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Christian 'Untouchables' Planning Nationwide Rally for Equal Rights in India

Christian 'Untouchables' Planning Nationwide Rally for Equal Rights in India

A member of India's lowest caste "Dalits" shouts slogans as he is detained by police during a demonstration in the western Indian city of Ahmedabad, April 27, 2014. | (Photo: Reuters/Amit Dave)

Dalit Christians, members of the lower caste "untouchables" in India, are reportedly planning a nationwide rally in March to demand equal rights and stand up to government discrimination that they say targets them for their beliefs.

The Times of India has reported that dalit Christians are organizing meetings and planning a rally in New Delhi in March in protest against a Caste Order that allows dalits to receive government benefits, but mainly for those who still identify with their Hindu background.

National Council of Dalit Christians advisor E D Charles blamed India's Congress and the ruling BJP party for failing to take into consideration recommendations to provide Christian dalits with equal rights in the country.

"Neither the Congress government when it was in power nor the present BJP government has taken any initiative toward this and has put the commission report on the shelf," he said, referring to the Justice Ranganath Mishra Commission of 2007.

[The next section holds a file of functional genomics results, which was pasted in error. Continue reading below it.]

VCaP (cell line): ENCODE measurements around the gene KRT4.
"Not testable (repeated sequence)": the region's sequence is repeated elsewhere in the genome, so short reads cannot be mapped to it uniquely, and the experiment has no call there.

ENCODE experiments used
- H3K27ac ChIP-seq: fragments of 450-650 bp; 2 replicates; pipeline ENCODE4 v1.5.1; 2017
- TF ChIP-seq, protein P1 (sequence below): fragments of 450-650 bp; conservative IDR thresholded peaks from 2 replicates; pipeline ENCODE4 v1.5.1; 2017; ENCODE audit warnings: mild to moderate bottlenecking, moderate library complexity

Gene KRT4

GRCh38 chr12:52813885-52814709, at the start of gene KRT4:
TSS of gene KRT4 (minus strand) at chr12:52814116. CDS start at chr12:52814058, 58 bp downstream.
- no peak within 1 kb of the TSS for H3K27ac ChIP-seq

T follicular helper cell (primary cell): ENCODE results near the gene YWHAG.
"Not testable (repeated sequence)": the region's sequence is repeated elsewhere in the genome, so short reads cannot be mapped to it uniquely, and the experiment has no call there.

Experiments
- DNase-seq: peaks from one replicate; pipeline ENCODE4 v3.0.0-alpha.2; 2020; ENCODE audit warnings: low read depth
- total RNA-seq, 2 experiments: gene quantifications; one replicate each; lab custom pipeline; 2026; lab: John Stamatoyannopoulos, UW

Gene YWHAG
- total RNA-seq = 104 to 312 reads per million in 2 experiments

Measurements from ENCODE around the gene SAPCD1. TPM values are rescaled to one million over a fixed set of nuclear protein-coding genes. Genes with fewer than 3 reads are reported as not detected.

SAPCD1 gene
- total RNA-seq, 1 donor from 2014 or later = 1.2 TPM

Charles added that "it is evident that the principle of unity in diversity and minority rights on religious and linguistic are followed only for namesake in our country."

International Christian Concern noted that both low caste Christians and Muslims have been denied government benefits for years, while Hindus, Buddhists, and Sikhs receive theirs. Christian activists have said that the government excludes Christian and Muslim believers, because Hindu nationalists see such belief systems as anti-Indian.

Back in December 2014, ICC noted that close to 25 million Christian dalits are being forced to choose between their faith and the government benefits.

"This choice has significantly affected the constitutional right India's citizens have to freely choose a religion for themselves," ICC reported at the time.

"It also has left millions of Dalits to have to decide between choosing to follow Jesus as their Lord and Savior and receiving government benefits that have the ability to take their families out of poverty. All added up, this discrimination has affected the official appearance of India's religious landscape."

Dalits face discrimination and poverty throughout India because of their caste status, and many have seen converting to Christianity as a way to escape the trappings of the caste system.

Caste disputes continue producing tragic stories, however, including an attack in Sunped village in Faridabad back in October 2015, where two dalit children were burned alive.

Father Devasagaya Raj of the Catholic Bishops of India condemned the "inhumant act," noting that such attacks happen all over India against "the poorest, weakest and most vulnerable of Indians."

"The Catholic Church in India stands with the weakest people and has raised a voice with the government and in society calling for protection and respect for the dignity of the outcast and the poor," he added.

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